Pholiota aurivella, commonly known as the Golden pholiota, Golden Scalycap, or the Golden Fleece, is a saprobic, medium to a large mushroom that grows in clusters on decaying wood. It is characterized by a viscid/slimy, yellowish to tawny, rounded cap with appressed scattered spot-like scales; and a dry, scaly, ochre stem.[i]
This species was first described as Agaricus aurivellus in 1786 by the German mycologist August Johann Georg Karl Batsch. However, in 1888 another German naturalist, Paul Kummer, transferred this species into the new genus of Pholiota, establishing the use of its currently accepted scientific name.
The etymology of this specie’s name is relatively straightforward. The generic name Pholiota refers to the scaly nature of this specie’s cap. While the epithet aurivella means golden (“Aure”) fleece (“vell”).
Pholiota aurivella is mainly characterized by an orange-yellow, rounded cap that is sticky, with scattered, flattened, reddish-orange scales. And by a stalk that is cottony above and dry and scaly below a poorly developed ring. A word of caution, accurate identification of P. aurivella and its accurate separation from other Pholiota species requires microscopic analysis as Pholiota species are capable of sharing all observable macro- and microscopic features, with the exception of spore size.
Cap: The cap of this species measures 5 to 15 cm in diameter. It is broadly bell-shaped or convex becoming broadly umbonate or plane. The surface of the cap is slimy/viscid and is covered in appressed scales. These scales are large, flattened to slightly recurved, and triangular or can be spot-like. The scales may wear away or may even wash off in wet weather. The overall color of the cap is bright golden yellow to rusty brown to tawny; while the scales are a darker reddish brown color.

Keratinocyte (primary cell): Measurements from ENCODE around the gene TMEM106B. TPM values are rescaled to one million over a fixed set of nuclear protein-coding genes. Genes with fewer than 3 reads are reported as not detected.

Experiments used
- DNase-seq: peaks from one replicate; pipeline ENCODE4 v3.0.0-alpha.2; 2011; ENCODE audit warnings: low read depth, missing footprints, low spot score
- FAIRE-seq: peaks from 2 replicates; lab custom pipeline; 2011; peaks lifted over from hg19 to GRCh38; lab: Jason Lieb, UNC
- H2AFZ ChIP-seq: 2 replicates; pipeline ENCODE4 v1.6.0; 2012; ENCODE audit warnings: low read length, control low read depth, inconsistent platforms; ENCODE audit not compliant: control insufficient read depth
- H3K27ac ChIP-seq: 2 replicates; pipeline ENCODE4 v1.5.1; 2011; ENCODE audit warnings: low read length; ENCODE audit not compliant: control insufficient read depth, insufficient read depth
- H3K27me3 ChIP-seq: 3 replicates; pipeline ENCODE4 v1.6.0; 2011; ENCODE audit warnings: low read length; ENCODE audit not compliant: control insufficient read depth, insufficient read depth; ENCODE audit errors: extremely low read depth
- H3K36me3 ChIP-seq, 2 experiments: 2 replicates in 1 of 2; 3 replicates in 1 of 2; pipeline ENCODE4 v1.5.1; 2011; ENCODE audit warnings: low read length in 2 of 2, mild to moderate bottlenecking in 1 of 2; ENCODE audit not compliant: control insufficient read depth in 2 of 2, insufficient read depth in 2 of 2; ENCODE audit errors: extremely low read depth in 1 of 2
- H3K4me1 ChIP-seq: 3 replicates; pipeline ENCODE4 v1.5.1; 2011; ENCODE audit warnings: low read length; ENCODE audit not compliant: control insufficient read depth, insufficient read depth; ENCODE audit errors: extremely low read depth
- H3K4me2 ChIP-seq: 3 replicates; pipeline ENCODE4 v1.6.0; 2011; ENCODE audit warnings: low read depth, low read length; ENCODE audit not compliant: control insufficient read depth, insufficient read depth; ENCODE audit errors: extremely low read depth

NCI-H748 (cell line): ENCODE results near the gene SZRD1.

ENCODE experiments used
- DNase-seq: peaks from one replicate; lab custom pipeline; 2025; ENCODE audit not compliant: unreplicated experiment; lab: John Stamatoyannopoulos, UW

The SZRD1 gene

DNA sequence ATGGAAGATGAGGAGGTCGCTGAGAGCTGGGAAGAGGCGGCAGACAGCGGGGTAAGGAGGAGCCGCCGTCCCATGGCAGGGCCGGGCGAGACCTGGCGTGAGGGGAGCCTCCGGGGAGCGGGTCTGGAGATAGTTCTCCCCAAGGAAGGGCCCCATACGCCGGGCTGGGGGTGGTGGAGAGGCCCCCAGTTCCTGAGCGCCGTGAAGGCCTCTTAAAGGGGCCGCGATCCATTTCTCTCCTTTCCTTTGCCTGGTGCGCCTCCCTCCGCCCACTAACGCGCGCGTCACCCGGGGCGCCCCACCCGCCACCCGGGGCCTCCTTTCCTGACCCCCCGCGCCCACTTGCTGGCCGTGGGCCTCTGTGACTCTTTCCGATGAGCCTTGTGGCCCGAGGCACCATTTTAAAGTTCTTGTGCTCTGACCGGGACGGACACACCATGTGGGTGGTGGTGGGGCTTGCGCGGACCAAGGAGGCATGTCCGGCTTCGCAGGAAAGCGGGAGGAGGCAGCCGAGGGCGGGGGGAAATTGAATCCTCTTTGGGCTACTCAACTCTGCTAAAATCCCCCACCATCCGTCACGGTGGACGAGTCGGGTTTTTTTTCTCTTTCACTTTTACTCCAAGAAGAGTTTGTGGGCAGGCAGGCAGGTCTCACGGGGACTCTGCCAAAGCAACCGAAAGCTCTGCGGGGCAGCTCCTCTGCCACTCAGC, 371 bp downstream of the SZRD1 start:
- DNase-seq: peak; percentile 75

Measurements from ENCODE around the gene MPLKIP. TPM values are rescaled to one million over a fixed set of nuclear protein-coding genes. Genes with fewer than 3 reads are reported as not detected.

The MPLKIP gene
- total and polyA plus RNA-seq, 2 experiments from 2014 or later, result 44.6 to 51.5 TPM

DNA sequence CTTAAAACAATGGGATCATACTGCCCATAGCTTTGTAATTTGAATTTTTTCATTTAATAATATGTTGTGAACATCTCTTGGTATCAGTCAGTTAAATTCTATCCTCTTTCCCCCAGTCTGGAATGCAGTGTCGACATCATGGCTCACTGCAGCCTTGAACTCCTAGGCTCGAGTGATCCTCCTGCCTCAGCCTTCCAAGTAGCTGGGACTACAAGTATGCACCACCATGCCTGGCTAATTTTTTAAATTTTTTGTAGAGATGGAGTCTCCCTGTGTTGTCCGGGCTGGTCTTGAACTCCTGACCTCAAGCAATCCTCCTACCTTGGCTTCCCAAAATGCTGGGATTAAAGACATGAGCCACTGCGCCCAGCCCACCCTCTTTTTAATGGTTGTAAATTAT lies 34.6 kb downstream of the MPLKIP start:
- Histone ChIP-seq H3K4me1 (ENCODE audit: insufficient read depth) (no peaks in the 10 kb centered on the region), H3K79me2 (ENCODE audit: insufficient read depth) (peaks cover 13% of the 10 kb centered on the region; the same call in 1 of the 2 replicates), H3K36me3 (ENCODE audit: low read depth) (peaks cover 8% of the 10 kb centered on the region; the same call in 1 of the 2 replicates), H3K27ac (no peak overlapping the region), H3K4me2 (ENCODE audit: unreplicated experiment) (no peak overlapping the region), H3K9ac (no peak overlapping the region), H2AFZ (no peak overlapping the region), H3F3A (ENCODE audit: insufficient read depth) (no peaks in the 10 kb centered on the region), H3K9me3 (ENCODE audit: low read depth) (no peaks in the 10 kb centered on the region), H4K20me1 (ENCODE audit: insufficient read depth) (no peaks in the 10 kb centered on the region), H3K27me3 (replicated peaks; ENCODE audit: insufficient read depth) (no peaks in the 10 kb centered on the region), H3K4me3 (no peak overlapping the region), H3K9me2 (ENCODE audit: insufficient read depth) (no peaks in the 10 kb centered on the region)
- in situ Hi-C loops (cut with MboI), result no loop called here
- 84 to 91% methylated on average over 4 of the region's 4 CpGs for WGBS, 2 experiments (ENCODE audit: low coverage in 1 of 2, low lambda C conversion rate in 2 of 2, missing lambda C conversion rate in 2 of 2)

Flesh: The flesh of this mushroom is firm and yellow.
Gills: The gills of this species are adnate (broadly attached) and crowded. They are yellow in young specimens and reddish or rusty-brown in older specimens with developed spores.
Stem: The stem of Pholiota aurivella measures 5 to 10 cm in length and is approximately 0.5 to 1.5 cm in thickness. The stem is uniformly cylindrical and solid. The texture is dry and smooth/cottony above the annulus and fibrillose or scaly below it. The stem can vary in color, it may be yellow, pale yellow-brown, or maybe concolorous with the cap.
Veil & Ring: This species has a fibrous, whitish partial veil that commonly leaves behind a slight evanescent ring or a fibrillose zone on the upper stalk.
Spore: The spores of P. aurivella measure 8.5-10 by 5-6.5 µm. They are ellipsoidal, smooth, thick-walled (~0.25µ), and with a distinct apical germ pore. Spores stain a cinnamon-brown color when stained with potassium hydroxide (KOH). In Melzer’s Iodine reagent spores stain a darker reddish-tawny color. Slightly smaller and thick-walled chrysocystidia are often present.
Spore Print: Pholiota aurivella has a brown or reddish-brown spore print.
Edibility and Flavor: Although some mycological literature considers P. aurivella as an edible species, it is NOT RECOMMENDED to consume this mushroom. Additionally, the consumption of the soft, gooey textured flesh of this mushroom is reported to cause gastrointestinal upset.
Smell: No distinctive odor.